Should You Choose Your TFSA or RRSP for Your 2022 Contribution?

If You Have To Choose Between Your TFSA And RRSP, Consider Taxation

Both the Tax-Free Savings Account (TFSA) and Registered Retirement Savings Plan (RRSP) are effective vehicles for tax sheltering. You should ideally contribute to both your TFSA and RRSP. However, we have other responsibilities and limited resources. As a result, Canadians must prioritize contributing to their tax-advantaged account first.

In any case, having a savings account as your main financial tool is not the best strategy. Because of low interest rates, savings accounts that pay interest aren't earning much nowadays. As a result, if you want to keep your cash for an extended time, consider investing in equities that will provide consistent returns regardless of what happens in the market.

Contribute to your TFSA

Every Canadian who qualifies for a TFSA should maximize their tax-free growth contributions, especially if they are in a low tax bracket. When you're in a higher tax bracket, think about using your RRSP room to save money.

Some people believe it is more beneficial to earn interest income in their TFSAs, since this is taxed at the marginal rate. It all comes down to your investment portfolio mix at the end of the day. Consider how much tax you're saving and how much money you're keeping in your pocket .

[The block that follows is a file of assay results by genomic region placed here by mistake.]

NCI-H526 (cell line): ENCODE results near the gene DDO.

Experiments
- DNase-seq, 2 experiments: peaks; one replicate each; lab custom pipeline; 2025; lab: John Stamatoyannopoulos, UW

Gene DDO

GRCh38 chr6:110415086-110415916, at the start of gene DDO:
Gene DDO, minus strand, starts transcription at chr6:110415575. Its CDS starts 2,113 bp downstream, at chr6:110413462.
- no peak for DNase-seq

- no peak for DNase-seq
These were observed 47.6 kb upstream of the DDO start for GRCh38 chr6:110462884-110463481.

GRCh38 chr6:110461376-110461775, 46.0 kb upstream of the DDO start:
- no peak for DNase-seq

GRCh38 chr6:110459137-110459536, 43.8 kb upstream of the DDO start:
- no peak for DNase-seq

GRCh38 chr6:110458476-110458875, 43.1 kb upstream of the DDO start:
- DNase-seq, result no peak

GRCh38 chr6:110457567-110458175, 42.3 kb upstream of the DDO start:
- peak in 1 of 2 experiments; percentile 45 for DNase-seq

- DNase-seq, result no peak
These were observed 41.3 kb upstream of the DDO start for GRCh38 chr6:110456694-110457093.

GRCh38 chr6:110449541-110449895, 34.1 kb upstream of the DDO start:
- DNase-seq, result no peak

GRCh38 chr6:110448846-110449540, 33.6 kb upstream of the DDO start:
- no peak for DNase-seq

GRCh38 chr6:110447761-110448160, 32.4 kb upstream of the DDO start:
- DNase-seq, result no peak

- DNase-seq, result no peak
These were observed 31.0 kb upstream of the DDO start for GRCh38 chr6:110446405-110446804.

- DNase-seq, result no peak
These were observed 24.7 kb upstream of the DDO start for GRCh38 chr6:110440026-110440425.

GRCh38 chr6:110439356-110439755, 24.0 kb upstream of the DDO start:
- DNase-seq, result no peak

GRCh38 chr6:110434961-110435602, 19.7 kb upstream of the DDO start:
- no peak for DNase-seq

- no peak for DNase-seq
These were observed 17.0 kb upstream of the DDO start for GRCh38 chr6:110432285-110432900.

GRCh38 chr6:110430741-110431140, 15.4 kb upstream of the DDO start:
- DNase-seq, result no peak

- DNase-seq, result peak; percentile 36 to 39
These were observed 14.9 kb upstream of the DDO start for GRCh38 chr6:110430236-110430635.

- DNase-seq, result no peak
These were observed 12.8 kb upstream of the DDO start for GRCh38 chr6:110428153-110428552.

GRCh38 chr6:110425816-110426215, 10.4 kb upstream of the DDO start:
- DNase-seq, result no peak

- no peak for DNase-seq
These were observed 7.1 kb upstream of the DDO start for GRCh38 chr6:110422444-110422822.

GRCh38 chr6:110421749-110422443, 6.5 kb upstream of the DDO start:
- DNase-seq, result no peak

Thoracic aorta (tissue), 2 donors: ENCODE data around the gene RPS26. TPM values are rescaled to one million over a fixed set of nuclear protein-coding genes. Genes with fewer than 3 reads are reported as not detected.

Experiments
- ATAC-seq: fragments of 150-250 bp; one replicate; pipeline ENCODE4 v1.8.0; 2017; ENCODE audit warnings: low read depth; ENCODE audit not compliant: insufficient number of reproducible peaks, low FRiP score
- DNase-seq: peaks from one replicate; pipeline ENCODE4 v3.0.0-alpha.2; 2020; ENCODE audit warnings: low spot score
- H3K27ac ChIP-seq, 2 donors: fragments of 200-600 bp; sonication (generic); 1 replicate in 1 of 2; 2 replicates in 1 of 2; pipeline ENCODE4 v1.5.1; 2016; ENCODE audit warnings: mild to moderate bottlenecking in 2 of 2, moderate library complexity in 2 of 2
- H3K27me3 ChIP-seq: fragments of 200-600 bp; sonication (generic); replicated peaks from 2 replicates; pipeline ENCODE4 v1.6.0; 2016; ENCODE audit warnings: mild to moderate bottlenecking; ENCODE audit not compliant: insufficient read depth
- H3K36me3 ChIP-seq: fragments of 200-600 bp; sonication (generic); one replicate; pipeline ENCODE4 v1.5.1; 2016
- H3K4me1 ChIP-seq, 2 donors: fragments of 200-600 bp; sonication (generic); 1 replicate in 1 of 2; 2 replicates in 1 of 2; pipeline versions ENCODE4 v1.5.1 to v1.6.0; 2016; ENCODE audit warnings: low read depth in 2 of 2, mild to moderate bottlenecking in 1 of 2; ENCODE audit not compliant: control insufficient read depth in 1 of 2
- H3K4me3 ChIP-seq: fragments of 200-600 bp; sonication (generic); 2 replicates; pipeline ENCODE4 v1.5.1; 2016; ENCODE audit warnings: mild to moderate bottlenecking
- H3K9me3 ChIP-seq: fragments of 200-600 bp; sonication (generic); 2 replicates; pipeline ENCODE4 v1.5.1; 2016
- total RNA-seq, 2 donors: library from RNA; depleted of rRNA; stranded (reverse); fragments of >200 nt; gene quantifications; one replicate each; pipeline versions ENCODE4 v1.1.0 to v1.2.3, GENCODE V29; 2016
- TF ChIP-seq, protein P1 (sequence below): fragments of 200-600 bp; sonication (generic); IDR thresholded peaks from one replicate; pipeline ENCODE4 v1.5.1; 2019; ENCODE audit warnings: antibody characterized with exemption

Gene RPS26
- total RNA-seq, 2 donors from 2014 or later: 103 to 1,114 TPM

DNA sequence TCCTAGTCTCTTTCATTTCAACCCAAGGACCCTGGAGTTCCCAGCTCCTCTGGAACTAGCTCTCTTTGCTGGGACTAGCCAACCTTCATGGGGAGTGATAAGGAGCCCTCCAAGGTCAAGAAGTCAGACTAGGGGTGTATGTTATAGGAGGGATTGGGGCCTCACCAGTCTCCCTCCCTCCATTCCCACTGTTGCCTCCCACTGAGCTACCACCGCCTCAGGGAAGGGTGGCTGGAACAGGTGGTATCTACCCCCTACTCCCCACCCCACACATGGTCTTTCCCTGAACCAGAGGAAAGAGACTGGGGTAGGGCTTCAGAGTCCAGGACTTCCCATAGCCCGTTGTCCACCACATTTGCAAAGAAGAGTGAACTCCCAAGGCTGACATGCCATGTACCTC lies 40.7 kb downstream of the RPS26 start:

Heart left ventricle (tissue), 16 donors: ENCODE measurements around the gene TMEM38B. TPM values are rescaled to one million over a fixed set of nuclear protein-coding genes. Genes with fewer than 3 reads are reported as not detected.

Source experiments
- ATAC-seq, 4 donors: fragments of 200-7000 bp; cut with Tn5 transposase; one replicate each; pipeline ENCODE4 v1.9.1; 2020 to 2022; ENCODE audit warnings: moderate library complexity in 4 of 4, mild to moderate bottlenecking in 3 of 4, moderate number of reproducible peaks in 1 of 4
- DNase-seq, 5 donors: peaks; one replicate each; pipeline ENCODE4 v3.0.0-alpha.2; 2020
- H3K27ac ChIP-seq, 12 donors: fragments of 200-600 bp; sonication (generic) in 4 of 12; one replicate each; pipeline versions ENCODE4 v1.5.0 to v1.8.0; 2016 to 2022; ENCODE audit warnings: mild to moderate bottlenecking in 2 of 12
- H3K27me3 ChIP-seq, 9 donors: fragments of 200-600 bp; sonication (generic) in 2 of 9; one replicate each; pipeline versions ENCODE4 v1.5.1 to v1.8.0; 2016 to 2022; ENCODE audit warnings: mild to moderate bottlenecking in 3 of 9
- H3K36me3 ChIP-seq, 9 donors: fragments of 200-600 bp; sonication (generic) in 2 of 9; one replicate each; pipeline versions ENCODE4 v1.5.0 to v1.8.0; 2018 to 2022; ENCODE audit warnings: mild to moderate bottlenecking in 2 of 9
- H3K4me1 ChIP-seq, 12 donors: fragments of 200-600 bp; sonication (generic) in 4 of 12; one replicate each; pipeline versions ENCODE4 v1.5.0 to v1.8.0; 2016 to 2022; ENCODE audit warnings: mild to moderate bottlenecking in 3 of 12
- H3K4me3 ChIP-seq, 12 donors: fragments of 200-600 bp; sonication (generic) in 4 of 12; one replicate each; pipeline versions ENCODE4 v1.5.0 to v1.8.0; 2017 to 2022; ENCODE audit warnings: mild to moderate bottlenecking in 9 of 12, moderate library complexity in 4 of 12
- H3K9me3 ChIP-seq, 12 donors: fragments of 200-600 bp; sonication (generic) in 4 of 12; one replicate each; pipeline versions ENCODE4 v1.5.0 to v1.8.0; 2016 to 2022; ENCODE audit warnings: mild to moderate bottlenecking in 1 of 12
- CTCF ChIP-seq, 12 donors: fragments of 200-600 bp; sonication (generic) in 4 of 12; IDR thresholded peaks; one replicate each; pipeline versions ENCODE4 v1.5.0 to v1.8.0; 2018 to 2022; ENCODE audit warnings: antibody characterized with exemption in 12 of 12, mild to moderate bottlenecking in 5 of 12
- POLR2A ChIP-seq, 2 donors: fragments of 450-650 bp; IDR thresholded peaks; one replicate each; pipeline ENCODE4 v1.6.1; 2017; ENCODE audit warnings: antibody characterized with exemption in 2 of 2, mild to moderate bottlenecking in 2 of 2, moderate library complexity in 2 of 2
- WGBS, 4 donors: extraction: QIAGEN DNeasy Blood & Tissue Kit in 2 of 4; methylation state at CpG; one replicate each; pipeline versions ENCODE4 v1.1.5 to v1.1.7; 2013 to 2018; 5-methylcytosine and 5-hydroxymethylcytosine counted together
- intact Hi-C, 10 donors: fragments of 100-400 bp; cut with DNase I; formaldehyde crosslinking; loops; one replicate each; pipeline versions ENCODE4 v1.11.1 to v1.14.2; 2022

Right now, the best five-year GIC rate is 2.7 percent. For example, if you live in British Columbia and make more than $50,197 but less than or equal to $86,141 each year, a $6,000 GIC paying 2.7% interest accumulates interest of $162 each year and is taxed $45.68 this year on this income. The same sum earning a 7% dividend yield pays out $420 in dividends each year, with a tax liability of $6.85.  The stock's booked capital gains are taxed at your marginal tax rate, which has an effective tax rate of half that for interest income. The situation should be the same across Canada.

On the surface, it appears sensible to put GICs in the TFSA and stocks in the taxable account for people who own both GICs and stock for income.  However, keeping only solid equities in the TFSA (with no interest-earning investments) will result in a greater growth of your TFSA. As a result, if you are willing to take the chance, investing in high-quality stocks may be beneficial.

Contribute to your RRSP

If you're in a high tax bracket, you should contribute to your RRSP first because this can significantly lower your income taxes for the year. You may utilize the refunds to make investments and even put money into your TFSA.


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